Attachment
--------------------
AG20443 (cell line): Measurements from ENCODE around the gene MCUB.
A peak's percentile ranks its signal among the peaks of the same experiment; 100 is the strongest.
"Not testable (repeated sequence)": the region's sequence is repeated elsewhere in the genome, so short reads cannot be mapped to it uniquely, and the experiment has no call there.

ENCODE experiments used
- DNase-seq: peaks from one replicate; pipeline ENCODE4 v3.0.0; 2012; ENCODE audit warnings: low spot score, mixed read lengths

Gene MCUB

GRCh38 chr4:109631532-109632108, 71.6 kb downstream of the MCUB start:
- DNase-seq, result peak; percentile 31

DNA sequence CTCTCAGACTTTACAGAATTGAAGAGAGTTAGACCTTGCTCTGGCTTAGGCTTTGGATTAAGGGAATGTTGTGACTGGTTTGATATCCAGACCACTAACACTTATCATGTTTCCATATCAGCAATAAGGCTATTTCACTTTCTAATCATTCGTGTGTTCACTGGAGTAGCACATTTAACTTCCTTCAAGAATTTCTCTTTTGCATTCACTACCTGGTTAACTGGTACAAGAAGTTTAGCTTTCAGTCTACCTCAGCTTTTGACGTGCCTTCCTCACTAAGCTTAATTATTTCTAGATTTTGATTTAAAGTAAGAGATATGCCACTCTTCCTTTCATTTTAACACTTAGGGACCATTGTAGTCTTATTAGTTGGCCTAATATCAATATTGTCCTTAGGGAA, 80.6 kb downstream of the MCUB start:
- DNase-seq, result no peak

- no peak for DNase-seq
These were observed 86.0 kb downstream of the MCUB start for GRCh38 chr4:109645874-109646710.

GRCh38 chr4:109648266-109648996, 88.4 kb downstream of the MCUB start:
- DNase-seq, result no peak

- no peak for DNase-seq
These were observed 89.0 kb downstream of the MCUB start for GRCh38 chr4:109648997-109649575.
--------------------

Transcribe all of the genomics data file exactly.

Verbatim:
AG20443 (cell line): Measurements from ENCODE around the gene MCUB.
A peak's percentile ranks its signal among the peaks of the same experiment; 100 is the strongest.
"Not testable (repeated sequence)": the region's sequence is repeated elsewhere in the genome, so short reads cannot be mapped to it uniquely, and the experiment has no call there.

ENCODE experiments used
- DNase-seq: peaks from one replicate; pipeline ENCODE4 v3.0.0; 2012; ENCODE audit warnings: low spot score, mixed read lengths

Gene MCUB

GRCh38 chr4:109631532-109632108, 71.6 kb downstream of the MCUB start:
- DNase-seq, result peak; percentile 31

DNA sequence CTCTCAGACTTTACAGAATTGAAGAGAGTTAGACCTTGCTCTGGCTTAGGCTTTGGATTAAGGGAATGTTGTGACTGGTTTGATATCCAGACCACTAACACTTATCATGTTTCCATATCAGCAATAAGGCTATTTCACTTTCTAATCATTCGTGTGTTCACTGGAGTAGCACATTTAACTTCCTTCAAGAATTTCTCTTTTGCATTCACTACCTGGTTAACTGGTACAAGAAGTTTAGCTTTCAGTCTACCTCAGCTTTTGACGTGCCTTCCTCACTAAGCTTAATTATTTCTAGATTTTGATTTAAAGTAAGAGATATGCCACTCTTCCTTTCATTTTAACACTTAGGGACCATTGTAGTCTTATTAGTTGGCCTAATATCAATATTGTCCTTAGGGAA, 80.6 kb downstream of the MCUB start:
- DNase-seq, result no peak

- no peak for DNase-seq
These were observed 86.0 kb downstream of the MCUB start for GRCh38 chr4:109645874-109646710.

GRCh38 chr4:109648266-109648996, 88.4 kb downstream of the MCUB start:
- DNase-seq, result no peak

- no peak for DNase-seq
These were observed 89.0 kb downstream of the MCUB start for GRCh38 chr4:109648997-109649575.